With the use of Local Content Regulations, the Guyana Government can outline provisions that dictate shorter payment timelines by oil companies, says Trinidadian Energy Strategist, Anthony Paul.
During an interview on radio programme, Guyana’s Oil and You, Paul shared that the country has the legislative power and the means of moral persuasion to ensure that this practice does not frustrate the intent and spirit of its historic Local Content Act.
Paul noted that while the implementation of the law is not straightforward by any means, there are ways to ensure it is done effectively. He explained that companies in the industry operate major projects with massive investments amidst many risks. Paul said major projects are designed by engineers and their role is to reduce risks. Bringing in a new supplier is a risk, the industry expert explained, and engineers tend to find ways to remove those hurdles. In this regard, he said these individuals can do things like design the way a project is operated, and particularly the way tenders are sent out to make sure only the suppliers they know, and trust will get it.
Paul said, “So there will be many of these teething problems such as late payments… it is sometimes a mechanism some companies use to frustrate the local content process because they know small, start-up companies run very thin capital bases and therefore depend on lending institutions.”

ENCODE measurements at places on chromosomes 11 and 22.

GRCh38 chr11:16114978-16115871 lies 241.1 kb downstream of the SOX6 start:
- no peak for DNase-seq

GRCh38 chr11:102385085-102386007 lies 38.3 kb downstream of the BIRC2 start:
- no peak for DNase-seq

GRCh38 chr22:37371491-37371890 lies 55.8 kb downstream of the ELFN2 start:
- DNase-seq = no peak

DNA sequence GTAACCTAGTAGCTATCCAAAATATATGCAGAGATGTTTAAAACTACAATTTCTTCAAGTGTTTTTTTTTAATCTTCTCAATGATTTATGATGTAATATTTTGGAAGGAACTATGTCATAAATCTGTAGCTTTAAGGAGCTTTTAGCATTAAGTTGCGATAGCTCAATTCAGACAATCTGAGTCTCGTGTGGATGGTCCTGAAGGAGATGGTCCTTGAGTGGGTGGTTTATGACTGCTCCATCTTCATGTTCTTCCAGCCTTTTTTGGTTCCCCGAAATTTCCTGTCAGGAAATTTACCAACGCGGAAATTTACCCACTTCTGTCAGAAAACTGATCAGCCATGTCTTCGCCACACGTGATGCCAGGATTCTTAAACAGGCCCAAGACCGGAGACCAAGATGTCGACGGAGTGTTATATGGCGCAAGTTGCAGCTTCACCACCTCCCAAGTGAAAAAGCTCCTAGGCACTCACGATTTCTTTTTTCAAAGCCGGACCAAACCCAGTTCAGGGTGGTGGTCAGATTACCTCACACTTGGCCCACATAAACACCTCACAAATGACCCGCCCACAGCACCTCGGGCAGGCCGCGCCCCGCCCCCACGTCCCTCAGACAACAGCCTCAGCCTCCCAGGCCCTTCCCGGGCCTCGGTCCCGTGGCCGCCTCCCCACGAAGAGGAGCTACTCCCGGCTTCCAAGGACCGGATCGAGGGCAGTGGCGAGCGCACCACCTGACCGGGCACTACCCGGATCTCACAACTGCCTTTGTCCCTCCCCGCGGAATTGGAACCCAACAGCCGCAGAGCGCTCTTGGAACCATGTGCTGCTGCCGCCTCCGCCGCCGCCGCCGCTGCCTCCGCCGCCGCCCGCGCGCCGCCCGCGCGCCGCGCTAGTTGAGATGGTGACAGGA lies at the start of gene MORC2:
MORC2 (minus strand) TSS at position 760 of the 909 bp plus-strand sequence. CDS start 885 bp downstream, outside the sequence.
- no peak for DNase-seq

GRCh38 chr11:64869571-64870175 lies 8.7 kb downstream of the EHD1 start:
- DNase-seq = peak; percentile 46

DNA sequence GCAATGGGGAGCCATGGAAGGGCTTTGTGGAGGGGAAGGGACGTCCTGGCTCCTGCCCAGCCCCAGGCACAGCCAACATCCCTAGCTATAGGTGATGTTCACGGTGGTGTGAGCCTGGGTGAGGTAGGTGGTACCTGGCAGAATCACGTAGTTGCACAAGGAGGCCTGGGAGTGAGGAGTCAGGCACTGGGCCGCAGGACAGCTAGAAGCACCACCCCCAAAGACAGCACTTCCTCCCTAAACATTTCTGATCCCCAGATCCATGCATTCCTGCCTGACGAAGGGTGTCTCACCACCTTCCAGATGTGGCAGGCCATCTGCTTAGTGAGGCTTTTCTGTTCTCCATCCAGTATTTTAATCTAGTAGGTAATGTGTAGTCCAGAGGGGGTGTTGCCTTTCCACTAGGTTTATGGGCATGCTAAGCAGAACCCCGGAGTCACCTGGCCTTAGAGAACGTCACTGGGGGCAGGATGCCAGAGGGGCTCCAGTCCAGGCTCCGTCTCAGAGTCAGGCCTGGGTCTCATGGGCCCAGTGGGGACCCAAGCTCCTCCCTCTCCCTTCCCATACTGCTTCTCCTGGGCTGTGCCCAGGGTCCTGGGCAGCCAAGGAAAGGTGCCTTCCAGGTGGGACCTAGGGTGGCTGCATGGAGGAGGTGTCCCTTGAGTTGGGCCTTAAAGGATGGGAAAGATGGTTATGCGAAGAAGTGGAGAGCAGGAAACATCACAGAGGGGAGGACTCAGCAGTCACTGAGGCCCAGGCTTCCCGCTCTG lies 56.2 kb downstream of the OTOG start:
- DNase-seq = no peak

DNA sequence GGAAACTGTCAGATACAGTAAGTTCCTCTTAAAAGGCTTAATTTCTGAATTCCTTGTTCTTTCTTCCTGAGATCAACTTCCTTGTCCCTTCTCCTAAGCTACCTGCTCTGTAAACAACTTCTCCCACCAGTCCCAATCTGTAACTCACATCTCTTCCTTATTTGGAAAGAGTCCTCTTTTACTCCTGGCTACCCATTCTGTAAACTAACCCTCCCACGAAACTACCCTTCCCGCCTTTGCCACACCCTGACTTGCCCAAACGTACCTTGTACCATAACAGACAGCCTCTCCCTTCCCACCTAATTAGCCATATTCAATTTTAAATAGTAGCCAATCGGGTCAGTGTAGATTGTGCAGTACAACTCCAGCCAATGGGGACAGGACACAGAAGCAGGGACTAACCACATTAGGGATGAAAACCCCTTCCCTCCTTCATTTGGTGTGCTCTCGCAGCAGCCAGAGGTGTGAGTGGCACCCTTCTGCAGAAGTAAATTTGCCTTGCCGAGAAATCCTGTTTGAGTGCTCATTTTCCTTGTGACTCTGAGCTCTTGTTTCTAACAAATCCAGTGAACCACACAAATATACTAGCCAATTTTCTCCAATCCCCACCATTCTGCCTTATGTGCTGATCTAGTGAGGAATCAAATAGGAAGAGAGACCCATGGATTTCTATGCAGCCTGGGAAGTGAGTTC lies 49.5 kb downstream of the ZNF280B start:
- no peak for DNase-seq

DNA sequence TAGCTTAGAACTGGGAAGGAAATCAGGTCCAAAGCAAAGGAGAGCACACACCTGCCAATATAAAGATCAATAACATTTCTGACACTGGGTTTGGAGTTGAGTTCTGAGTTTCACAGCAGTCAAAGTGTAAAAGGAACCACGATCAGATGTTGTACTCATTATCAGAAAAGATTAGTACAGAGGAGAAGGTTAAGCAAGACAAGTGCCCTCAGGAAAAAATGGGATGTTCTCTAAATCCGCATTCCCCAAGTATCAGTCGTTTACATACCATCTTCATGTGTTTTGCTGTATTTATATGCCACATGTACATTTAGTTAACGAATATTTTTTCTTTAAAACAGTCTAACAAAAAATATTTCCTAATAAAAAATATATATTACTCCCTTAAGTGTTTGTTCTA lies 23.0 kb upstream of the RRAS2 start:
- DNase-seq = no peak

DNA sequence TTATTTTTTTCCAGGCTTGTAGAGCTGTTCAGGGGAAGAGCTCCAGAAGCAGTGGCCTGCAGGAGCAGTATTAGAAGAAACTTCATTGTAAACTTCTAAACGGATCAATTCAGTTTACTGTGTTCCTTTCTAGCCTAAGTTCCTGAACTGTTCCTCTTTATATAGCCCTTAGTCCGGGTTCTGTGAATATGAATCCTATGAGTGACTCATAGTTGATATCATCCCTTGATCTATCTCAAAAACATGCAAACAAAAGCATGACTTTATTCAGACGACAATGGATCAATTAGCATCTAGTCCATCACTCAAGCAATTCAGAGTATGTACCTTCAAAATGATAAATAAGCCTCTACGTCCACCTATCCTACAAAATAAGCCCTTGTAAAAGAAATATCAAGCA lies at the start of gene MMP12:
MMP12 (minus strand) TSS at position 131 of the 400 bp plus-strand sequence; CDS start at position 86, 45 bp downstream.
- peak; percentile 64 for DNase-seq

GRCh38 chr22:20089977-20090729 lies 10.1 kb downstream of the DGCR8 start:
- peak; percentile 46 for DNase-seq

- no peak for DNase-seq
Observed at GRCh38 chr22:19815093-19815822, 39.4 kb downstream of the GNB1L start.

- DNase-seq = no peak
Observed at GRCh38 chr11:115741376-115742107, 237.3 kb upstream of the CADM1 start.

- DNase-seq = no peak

Additionally, he said what they do, when going to the local market, is try to ensure that the requirements for participation are so high that the pool of people who can do the job is very small, “and the only thing people can compete on is the price.”
Paul said the locals are then forced to push their prices down to compete. This, he said, leaves the companies in a position where they cannot invest and grow out of what they made. Until governments can get involved in influencing the procurement strategies of the oil companies, this can continue to be an issue, he said.
The energy strategist said governments can implement regulations that enforce how legislation is followed. “So, the government says you must procure certain services from Guyanese and that is one way they influence the supply chain, but then they can go further and say ‘given the conditions that exist in Guyana, we require that all payments be made within x period’. That is the government’s power. If the companies follow, it is a different story,” expressed Paul.
He was keen to note however that it is highly unlikely that companies operating in Guyana, the hotspot of the decade, would have a difficult time trying to convince their shareholders that they should fight a law stating that locals should be paid fairly and in a timely manner.
Paul argued that this is one of the strong points for countries like Guyana in terms of having the ability to also influence the conscience of some shareholders.